Marie Kondo has taken the idea of making a tidy home into a spiritual organization journey.
Her 2014 book The Life-Changing Magic of Tidying Up is an international bestseller with over 7 million copies sold. She has been on numerous popular TV and radio shows and offers lectures to clamoring crowds.
Named one of Time’s 100 most influential people, Kondo founded Konmari Media and recently launched a KonMari consultant training program.
Her Netflix show Tidying Up With Marie Kondo takes the business of decluttering much deeper than an organized closet and we can’t get enough of it!
This petite, soft-spoken 34-year-old Japanese woman was born to tidy up! In her book, she admits even as a young child she preferred to organize rooms. When her teacher asked her class to sign up for classroom duties such as feeding the classroom pets, taking attendance etc., Kondo always signed up to clean the classroom!
As a teenager, her first job was as a maiden attendant in a neighborhood Shinto shrine. She was obsessed with what to throw out throughout her youth.
According to Kondo, one day she fainted and was unconscious for two hours. Upon waking, she heard a strange voice telling her to look more closely at her possessions. She realized she needed to focus not on what to throw out but what objects to keep. This breakthrough helped her to see we should only keep the things that make you happy.
At 19 years of age and in college, Kondo started her organizing business. Her KonMari method consists of gathering all your objects in a certain category into one place and keeping only the items which “spark joy” for you. The next step is to choose a place for your favorite objects to always keep there.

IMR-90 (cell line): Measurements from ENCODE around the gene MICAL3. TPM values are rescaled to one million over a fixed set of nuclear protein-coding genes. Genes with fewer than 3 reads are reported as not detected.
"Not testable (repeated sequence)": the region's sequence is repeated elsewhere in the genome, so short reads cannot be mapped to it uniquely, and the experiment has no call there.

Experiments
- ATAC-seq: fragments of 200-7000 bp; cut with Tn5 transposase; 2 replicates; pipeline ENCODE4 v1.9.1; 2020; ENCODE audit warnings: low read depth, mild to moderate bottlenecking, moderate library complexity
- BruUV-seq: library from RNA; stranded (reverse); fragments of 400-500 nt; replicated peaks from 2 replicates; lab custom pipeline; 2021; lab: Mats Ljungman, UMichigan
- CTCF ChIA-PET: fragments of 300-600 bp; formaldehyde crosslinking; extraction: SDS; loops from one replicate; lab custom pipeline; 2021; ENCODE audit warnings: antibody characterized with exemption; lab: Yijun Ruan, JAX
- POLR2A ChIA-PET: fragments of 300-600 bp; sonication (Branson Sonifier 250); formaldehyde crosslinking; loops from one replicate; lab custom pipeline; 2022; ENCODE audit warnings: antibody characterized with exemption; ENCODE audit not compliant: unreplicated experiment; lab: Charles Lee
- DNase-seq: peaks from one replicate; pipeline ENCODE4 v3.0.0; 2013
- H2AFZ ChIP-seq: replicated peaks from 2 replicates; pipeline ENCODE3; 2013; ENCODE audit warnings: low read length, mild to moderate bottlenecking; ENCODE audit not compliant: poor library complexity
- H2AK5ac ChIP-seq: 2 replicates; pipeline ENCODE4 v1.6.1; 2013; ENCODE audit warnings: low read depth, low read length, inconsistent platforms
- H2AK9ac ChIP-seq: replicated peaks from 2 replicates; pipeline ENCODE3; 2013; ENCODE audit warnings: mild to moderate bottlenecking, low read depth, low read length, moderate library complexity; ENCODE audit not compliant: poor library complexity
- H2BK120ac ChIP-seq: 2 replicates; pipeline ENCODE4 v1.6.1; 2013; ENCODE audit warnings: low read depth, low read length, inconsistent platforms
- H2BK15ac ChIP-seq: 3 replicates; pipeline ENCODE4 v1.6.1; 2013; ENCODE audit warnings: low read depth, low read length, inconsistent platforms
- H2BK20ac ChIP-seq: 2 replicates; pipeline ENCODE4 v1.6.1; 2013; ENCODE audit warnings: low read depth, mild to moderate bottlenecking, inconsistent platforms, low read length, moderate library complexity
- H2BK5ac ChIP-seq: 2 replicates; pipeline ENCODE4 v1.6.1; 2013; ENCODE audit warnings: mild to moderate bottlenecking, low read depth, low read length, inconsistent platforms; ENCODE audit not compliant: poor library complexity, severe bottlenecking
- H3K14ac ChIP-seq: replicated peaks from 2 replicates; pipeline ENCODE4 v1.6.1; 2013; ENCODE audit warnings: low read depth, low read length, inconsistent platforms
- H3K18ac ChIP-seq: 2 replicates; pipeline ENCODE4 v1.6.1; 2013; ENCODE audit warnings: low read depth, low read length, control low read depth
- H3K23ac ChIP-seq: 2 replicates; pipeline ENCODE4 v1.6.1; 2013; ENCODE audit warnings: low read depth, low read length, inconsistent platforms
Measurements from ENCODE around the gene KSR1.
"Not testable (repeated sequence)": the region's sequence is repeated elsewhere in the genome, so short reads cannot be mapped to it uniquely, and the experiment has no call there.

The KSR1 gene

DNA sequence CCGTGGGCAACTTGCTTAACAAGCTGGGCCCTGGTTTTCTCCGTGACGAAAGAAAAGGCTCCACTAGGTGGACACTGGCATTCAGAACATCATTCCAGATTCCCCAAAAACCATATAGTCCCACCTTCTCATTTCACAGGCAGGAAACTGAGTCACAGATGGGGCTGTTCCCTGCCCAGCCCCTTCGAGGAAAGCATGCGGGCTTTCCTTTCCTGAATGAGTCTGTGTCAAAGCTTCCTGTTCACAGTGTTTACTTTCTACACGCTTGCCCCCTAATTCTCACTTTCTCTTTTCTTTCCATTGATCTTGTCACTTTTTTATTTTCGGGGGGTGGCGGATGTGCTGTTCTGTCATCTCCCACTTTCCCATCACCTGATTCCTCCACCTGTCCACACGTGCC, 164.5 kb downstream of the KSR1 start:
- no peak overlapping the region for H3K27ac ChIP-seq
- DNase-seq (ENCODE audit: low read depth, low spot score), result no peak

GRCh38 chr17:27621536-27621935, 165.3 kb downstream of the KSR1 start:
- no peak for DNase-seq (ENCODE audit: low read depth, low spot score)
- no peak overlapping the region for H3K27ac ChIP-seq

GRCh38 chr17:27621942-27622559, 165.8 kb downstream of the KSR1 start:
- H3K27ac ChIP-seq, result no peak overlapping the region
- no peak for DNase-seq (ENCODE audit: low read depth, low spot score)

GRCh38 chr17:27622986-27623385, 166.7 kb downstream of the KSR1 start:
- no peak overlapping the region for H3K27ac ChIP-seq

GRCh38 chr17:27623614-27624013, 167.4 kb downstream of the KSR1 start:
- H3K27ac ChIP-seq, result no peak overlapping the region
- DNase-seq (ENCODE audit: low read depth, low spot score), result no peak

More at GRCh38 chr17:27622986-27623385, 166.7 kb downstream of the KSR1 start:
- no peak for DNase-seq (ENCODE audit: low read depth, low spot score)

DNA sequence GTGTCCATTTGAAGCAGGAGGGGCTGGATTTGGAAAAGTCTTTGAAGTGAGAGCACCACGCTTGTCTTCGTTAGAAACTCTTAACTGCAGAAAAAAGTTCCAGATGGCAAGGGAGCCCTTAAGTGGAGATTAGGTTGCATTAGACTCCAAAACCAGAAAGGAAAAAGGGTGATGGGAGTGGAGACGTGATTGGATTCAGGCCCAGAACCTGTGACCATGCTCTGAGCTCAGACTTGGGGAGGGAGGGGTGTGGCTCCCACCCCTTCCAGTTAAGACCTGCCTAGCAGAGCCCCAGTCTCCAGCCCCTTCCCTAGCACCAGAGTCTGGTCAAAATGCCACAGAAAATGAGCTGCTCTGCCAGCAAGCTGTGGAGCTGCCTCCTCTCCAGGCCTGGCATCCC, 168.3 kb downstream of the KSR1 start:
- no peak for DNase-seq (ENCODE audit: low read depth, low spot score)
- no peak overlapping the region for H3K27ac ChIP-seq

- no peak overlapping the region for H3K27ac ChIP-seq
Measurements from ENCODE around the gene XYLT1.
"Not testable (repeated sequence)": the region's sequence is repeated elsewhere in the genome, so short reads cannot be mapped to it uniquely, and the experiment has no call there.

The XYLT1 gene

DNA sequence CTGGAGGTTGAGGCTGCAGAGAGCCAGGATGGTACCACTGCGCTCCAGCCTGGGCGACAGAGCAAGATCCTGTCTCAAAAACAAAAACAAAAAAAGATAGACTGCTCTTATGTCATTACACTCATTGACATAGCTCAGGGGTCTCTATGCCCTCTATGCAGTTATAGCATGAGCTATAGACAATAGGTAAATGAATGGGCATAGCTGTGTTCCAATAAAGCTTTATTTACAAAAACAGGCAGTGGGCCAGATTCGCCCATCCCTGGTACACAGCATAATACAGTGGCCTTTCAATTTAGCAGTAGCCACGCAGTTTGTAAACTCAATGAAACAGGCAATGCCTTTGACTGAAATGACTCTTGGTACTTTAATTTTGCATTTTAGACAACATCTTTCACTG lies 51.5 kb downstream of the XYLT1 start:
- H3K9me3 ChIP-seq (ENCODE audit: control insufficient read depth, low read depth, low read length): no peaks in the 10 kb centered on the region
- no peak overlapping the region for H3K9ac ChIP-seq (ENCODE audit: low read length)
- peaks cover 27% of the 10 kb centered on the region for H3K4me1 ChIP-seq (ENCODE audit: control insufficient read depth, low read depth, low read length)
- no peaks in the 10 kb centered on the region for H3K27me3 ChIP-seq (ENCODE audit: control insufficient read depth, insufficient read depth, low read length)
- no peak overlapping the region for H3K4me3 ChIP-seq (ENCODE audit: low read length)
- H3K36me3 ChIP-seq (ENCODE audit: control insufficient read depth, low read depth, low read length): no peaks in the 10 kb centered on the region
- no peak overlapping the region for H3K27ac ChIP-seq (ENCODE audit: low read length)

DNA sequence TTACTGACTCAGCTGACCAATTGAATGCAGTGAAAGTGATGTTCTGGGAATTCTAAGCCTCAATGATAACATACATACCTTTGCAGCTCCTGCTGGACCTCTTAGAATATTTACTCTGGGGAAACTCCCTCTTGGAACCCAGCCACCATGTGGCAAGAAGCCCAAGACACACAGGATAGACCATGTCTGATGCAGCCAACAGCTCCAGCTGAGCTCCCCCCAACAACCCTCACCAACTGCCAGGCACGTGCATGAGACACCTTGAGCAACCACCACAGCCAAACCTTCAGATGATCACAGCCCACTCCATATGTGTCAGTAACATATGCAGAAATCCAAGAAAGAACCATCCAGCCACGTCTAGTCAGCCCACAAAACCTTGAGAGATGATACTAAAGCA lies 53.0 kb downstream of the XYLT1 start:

Marie admits there is a bit of Shinto inspiration in her method. Cleaning and organizing are considered spiritual experiences sometimes in Shinto practice, which considers the spiritual energy of objects.
This makes sense as you become familiar with the KonMari method and explore what brings you joy.
The first step in beginning to tidy up is to put all of your objects into one room in one giant mound. The reason for this is so you can see and feel the sheer volume and space your stuff takes up. This enables you to get a clear picture of how much stuff you have in each particular category.
When you first confront your mound of things – yes that’s what it feels like -Kondo instructs you to touch each and every article individually.
Upon holding the object, if you feel joy or happiness from it you may keep it. If the object does not “spark joy”, you must discard it after thanking it for its past service to you.
This personalization to each object may seem a bit silly at first, but by addressing each object you are essentially saying “I didn’t use you these past years, but I thank you for being there” or “You have been of great service to me and I want to continue to wear you!” Verbalizing your feelings to each object helps clarify what makes you happy.
Kondo’s method tidies by category NOT by location.
These categories are as follows: clothes, books, papers, komono (miscellany) and sentimental items. It is important to go through the categories in this order. If you find a photo album, when you should be organizing books, you can imagine how distracting the photo album will become and the time lost looking at the album when you should be focused on book sorting.
As you make your way through the categories, your skill in deciding what is important to you will become clearer and the job much easier as you become more proficient at it. This will help you when you get to the difficult sentimental items category.
In the KonMari method, by handling each sentimental item and deciding what to discard you are effectively processing your past. According to Kondo, “it is not your memories, but the person we have become because of these past experiences that is what we should treasure.”
Check back tomorrow to learn more about Kondo’s folding system. In our week-long decluttering, we’ve moved from explorations of physical space to explorations inside your mind and its effect on your life. What brings you joy and meaning, and what prevents you from experiencing mental clarity?